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I originally picked “Cloud Atlas” by David Mitchell as a fun holiday read, but was soon gripped to it like I hadn’t been in a long time, so I though I’d share it with you:

 

The book

“Cloud Atlas” came out in the UK in 2004 to great acclaim; it was translated worldwide and turned into a gigantic-budget film epic by the people behind “Matrix”.

(The film flopped at the box office, which is a shame, but also not surprising because the book is so ambitious in scope and depth that attempting to capture it in two hours was a bit bonkers. Still, full points for trying!)

This intriguingly-named novel defies categories and is rather hard to describe. It tells the stories of six different characters living across the world in six different periods of time – 19th century South Pacific, 1930s Belgium, 1980s California, modern-day England, 2100s “Neo-Seoul” and 2300s post-apocalyptic Hawaii.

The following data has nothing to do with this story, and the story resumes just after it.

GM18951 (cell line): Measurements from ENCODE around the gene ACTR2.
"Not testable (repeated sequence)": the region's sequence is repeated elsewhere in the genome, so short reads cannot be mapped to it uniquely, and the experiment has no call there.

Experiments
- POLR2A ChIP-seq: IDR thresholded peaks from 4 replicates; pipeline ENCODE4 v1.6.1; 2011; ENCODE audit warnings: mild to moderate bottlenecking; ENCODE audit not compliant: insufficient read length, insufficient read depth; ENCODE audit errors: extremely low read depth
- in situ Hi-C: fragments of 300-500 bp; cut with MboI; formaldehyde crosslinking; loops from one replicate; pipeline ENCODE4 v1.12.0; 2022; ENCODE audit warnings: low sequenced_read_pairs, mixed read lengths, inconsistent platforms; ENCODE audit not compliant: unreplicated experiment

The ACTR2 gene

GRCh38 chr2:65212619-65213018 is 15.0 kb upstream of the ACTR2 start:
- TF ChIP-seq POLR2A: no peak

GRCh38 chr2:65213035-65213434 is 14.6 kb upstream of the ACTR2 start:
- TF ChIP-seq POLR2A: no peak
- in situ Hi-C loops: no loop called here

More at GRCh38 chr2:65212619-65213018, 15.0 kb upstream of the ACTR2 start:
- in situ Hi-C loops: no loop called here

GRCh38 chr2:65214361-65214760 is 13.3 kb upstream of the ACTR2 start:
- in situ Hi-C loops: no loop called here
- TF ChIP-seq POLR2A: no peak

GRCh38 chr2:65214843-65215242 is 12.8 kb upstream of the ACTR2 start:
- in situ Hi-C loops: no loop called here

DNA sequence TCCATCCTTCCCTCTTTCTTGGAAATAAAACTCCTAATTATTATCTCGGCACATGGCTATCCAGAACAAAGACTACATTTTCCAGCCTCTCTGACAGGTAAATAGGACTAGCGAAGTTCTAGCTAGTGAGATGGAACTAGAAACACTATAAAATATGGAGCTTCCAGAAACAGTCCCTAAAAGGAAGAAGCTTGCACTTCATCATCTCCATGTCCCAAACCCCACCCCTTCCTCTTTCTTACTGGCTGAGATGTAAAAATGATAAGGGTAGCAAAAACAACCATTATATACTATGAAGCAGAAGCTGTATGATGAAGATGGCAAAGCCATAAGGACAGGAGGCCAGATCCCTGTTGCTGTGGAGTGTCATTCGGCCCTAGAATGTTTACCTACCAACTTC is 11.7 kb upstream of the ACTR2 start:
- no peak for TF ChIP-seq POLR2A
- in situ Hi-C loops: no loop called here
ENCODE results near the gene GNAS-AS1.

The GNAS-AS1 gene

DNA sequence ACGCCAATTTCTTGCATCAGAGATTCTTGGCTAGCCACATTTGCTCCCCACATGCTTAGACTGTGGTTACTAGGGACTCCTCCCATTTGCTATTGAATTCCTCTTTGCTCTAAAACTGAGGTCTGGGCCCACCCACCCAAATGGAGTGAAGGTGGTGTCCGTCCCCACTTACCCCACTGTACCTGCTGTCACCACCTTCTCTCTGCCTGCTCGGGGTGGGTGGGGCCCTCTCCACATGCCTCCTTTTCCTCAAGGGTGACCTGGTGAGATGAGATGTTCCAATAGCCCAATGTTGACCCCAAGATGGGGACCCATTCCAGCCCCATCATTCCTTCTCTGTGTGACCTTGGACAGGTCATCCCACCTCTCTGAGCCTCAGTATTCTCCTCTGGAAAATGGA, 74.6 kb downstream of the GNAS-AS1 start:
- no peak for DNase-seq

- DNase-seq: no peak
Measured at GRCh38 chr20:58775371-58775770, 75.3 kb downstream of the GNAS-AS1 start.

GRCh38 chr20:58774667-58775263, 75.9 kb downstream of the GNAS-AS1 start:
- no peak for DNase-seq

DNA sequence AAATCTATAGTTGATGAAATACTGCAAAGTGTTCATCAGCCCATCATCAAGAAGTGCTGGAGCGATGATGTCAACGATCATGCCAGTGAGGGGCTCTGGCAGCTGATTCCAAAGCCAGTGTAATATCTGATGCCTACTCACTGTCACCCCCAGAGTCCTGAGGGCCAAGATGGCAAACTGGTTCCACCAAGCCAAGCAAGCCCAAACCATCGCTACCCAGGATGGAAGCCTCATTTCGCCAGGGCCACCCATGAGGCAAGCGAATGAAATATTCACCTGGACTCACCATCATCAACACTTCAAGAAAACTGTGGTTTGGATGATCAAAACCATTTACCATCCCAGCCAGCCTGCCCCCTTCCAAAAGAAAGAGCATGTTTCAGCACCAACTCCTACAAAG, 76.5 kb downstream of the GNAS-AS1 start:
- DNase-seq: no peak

But don’t be fooled by the word “post-apocalyptic”, it’s not science-fi; and although it can be read easily without looking for deeper meaning (unless you’re like me, in which case this never happens), it is also a fable about the human condition.

The big idea

The six stories are almost self-contained, with only a tenuous link between them as one element of each story will be found again in the next. For example the journal of the South Pacific traveller will be found in a library in Belgium; a piece of music composed in Belgium will be heard again in California; a film made in present-time England will find its way to Neo-Seoul, etc.

But these links aren’t so central to our understanding: the real genius of the book is that each story is really powerful in itself, and by putting in parallel so many of them, it hints at the similarities between the people rather then what separates them.